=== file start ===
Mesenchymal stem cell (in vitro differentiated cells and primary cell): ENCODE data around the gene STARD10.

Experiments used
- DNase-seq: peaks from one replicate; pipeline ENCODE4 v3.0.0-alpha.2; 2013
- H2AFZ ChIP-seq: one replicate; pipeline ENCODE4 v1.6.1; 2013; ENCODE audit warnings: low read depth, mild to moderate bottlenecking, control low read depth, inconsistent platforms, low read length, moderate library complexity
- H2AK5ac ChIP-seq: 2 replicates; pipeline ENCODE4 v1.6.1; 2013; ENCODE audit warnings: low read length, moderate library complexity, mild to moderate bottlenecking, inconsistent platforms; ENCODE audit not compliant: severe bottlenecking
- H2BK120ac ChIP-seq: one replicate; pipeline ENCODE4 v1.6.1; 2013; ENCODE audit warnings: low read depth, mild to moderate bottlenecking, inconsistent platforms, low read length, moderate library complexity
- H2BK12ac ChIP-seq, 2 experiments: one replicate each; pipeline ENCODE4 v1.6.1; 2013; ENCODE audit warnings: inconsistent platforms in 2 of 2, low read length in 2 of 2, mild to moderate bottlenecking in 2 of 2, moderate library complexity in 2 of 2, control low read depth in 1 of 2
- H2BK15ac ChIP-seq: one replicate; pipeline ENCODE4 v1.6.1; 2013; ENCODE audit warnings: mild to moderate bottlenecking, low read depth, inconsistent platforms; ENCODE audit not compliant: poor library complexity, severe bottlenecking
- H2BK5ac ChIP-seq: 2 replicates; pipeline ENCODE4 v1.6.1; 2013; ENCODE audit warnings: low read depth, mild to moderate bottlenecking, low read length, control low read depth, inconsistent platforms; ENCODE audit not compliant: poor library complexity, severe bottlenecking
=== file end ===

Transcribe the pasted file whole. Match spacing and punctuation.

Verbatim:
Mesenchymal stem cell (in vitro differentiated cells and primary cell): ENCODE data around the gene STARD10.

Experiments used
- DNase-seq: peaks from one replicate; pipeline ENCODE4 v3.0.0-alpha.2; 2013
- H2AFZ ChIP-seq: one replicate; pipeline ENCODE4 v1.6.1; 2013; ENCODE audit warnings: low read depth, mild to moderate bottlenecking, control low read depth, inconsistent platforms, low read length, moderate library complexity
- H2AK5ac ChIP-seq: 2 replicates; pipeline ENCODE4 v1.6.1; 2013; ENCODE audit warnings: low read length, moderate library complexity, mild to moderate bottlenecking, inconsistent platforms; ENCODE audit not compliant: severe bottlenecking
- H2BK120ac ChIP-seq: one replicate; pipeline ENCODE4 v1.6.1; 2013; ENCODE audit warnings: low read depth, mild to moderate bottlenecking, inconsistent platforms, low read length, moderate library complexity
- H2BK12ac ChIP-seq, 2 experiments: one replicate each; pipeline ENCODE4 v1.6.1; 2013; ENCODE audit warnings: inconsistent platforms in 2 of 2, low read length in 2 of 2, mild to moderate bottlenecking in 2 of 2, moderate library complexity in 2 of 2, control low read depth in 1 of 2
- H2BK15ac ChIP-seq: one replicate; pipeline ENCODE4 v1.6.1; 2013; ENCODE audit warnings: mild to moderate bottlenecking, low read depth, inconsistent platforms; ENCODE audit not compliant: poor library complexity, severe bottlenecking
- H2BK5ac ChIP-seq: 2 replicates; pipeline ENCODE4 v1.6.1; 2013; ENCODE audit warnings: low read depth, mild to moderate bottlenecking, low read length, control low read depth, inconsistent platforms; ENCODE audit not compliant: poor library complexity, severe bottlenecking